WALTHAM, MA—Digital learning can change the world, but the question is how to bring it to the rural areas of developing countries where most of the time there is no electricity and no network connectivity. Well, Vijay Kumar, Associate Dean of Digital Learning at Massachusetts Institute of Technology, is trying to do that.
“It does require innovative approaches to design solutions and approaches for resource constrained environments. For instance, a significant challenge nowadays is the availability of adequate and reliable network connectivity,” says Kumar. “In fact, for our India project, one of our friends suggested that every school be provided with solar panels for power to support their effort.”
Kumar has taken academics out of the classroom: from theory to practice. He currently leads Strategic Educational Initiatives in MIT’s Office of Digital Learning where he serves as Associate Dean of Digital Learning. In India, he is involved in a digital learning campaign that runs across several states, in collaboration with industrial giant Tata Group. He co-leads the Tata-MIT CLIx initiative to advance educational quality and access through technology in underserved Indian schools.
On Oct. 28, Kumar will receive the Excellence in Academics Award at New England Choice Awards gala at the Westin Hotel in Waltham, MA. About 400 entrepreneurs, corporate executives, philanthropists, educators and community leaders are expected to attend the awards gala, which is presented by INE MultiMedia in collaboration with INDIA New England News, the region’s oldest and largest online, print and video magazine serving the South Asian community.
Kumar said that to meet the challenges of digital learning, educators need to have an innovative and solution-oriented approach.
“We try to design for ‘sometimes connected’ environments so that we do not have to sacrifice all the benefit of online connectivity such a data sharing or downloading education materials,” Kumar said. “We also try to leverage different modalities, for example mobile phone applications (such a Whatsapp, Telegram) for forums and discussions along with the Internet or local network. Also, sometimes we may use other media – CDs or even Radio to hare resources. One of things that we have done with MIT’s OpenCourseWare (OCW) materials is to create local Mirror sites in connectivity challenged areas such as Sub Sahara Africa or even Haiti.”
Kumar says a general approach to digital learning is to apply specially acquired resource to show the compelling value of digital learning while working with government, industry, policy makers and providers to scale the effort.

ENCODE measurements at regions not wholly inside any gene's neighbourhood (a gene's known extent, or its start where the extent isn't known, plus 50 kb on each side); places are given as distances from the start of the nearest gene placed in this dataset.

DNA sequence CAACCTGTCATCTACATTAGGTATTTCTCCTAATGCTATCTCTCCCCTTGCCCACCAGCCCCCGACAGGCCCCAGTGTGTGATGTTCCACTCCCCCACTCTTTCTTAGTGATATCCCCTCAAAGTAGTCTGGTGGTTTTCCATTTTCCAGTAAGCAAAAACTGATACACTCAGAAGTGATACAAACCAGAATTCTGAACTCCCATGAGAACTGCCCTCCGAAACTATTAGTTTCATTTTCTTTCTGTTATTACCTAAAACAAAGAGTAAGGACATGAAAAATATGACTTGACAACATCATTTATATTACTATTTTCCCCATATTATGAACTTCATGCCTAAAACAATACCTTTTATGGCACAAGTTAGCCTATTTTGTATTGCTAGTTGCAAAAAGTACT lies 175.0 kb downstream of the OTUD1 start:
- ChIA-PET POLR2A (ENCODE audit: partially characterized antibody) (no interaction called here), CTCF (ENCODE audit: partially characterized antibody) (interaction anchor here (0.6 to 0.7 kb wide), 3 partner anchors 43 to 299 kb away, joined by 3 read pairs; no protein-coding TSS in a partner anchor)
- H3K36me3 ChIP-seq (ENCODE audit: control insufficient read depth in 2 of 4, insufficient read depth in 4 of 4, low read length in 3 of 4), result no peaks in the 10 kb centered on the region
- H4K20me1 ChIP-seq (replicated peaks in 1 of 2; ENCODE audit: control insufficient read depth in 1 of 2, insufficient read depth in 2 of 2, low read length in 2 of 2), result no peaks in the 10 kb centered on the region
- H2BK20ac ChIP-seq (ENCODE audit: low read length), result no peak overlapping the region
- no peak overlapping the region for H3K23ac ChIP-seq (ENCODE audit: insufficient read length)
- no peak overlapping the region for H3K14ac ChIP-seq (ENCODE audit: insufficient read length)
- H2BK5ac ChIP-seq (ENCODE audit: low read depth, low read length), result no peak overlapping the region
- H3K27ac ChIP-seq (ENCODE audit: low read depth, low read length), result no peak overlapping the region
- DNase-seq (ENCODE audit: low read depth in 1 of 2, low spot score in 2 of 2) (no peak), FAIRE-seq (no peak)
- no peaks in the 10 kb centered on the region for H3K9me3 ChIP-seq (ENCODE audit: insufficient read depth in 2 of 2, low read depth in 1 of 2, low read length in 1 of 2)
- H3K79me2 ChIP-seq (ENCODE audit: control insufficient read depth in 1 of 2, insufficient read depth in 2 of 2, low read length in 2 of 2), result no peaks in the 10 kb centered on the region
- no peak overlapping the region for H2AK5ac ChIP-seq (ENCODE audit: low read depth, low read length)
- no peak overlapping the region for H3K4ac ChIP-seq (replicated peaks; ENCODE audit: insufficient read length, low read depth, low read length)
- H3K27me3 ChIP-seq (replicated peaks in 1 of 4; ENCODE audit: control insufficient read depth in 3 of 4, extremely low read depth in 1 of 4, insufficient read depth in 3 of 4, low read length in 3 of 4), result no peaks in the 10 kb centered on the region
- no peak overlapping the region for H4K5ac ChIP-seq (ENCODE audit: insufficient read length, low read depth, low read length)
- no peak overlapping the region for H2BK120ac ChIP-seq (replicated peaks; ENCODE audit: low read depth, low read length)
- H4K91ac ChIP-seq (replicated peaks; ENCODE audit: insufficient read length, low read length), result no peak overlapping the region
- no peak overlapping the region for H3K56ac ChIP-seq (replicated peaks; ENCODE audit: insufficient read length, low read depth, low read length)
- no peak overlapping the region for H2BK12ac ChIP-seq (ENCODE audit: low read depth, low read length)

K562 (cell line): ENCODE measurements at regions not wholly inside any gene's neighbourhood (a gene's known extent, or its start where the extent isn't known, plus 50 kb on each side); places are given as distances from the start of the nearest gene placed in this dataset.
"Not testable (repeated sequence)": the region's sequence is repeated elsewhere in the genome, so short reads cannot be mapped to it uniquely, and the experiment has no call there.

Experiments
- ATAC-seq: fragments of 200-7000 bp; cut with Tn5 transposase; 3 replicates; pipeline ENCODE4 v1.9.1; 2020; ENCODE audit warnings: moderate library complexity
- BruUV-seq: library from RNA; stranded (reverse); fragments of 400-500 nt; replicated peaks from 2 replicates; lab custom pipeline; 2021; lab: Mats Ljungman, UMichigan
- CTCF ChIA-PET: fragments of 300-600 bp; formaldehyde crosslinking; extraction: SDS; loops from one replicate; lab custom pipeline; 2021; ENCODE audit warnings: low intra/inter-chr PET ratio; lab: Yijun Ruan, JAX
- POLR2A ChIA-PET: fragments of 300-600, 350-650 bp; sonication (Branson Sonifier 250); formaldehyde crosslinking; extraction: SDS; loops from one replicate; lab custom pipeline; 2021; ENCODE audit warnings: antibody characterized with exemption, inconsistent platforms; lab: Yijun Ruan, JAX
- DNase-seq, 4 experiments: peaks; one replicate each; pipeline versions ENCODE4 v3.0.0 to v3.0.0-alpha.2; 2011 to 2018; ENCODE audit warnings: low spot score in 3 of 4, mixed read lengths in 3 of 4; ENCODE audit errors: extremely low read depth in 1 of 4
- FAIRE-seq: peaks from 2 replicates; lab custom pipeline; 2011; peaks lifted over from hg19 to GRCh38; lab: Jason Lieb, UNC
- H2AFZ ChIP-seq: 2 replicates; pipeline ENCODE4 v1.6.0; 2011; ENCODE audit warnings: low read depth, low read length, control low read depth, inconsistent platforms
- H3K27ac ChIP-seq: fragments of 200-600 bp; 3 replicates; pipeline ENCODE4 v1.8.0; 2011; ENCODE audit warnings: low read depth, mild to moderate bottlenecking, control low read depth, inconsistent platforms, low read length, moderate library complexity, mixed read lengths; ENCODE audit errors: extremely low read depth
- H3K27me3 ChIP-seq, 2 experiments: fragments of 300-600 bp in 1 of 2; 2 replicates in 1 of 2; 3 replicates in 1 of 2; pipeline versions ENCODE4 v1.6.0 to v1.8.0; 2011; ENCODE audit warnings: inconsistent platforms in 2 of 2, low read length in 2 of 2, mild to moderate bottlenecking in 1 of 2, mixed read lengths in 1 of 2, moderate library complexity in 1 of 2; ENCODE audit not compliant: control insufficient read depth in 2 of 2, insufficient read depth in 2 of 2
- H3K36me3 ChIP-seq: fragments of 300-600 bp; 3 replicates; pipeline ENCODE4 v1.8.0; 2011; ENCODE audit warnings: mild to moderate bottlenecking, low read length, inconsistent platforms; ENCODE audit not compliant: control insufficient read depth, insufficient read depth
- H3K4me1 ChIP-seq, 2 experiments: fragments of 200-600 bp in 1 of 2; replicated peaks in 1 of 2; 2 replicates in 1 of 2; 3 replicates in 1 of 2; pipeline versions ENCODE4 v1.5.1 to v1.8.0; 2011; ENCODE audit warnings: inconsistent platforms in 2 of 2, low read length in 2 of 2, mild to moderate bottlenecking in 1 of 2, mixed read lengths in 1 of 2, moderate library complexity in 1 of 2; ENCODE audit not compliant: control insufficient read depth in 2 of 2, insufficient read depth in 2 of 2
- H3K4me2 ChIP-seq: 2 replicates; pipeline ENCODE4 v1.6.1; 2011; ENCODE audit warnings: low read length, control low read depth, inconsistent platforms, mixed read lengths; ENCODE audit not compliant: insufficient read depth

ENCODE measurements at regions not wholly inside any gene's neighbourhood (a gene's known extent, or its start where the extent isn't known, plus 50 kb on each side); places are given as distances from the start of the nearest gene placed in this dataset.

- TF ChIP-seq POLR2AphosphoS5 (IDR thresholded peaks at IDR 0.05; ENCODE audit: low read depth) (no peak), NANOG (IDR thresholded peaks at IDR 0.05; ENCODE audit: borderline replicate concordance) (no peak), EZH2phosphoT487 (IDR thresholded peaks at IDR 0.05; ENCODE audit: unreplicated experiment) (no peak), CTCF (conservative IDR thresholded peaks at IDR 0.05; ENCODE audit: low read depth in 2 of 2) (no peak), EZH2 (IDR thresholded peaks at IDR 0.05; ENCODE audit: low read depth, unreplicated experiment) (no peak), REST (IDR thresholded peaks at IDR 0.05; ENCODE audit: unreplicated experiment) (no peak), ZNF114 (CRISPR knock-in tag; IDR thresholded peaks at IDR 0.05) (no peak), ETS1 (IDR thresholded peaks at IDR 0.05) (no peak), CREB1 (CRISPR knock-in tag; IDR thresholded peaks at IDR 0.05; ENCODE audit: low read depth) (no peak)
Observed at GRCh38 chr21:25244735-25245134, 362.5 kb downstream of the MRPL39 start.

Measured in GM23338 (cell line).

“In some countries such as India we work with the central and state governments through their schemes to provide computers in rural schools. In some countries, private companies and foundations provide resource. There is great opportunity for public-private partnerships in this area,” Kumar said.
Kumar provides leadership for sustainable technology-enabled educational innovation at MIT. In his prior roles at MIT as Senior Associate Dean of Undergraduate Education, Assistant Provost and Director of Academic Computing, as well at other institutions, Kumar has been responsible for strategy development and leading units engaged in the effective integration of information technology and media services in education.
He was the Principal Investigator of the Open Knowledge Initiative, a MIT-led collaborative project to develop an open architecture for enterprise educational applications. He is a member of the Faculty Advisory Committee of MIT’s OpenCourseWare (OCW). He is the Executive Officer for MIT’s Council on Educational Technology. He was a member of the steering committee for I-Campus, the MIT-Microsoft Alliance initiative for educational technology.
Kumar’s research, as well as his engagements as advisor/consultant, is directed toward strategy, planning and implementing technological innovations for education. These engagements include: Smithsonian (Advisor for Digital Futures); India National Knowledge Commission, (honorary advisor 2006- 2009).; UNESCO (developing strategies for open educational resources, open technology and policy); Open University of Catalonia (Educational Innovation); Singapore University of Technology and Design (IT) ; Qatar Foundation International (educational technology and innovation); and Massachusetts STEM Council’s Network Operations Board.
Kumar received B.Tech in Chemical Engineering from IIT, Madras and an M.S. Industrial Management from that institute as well; and an Ed.D. from the University of Massachusetts, Amherst.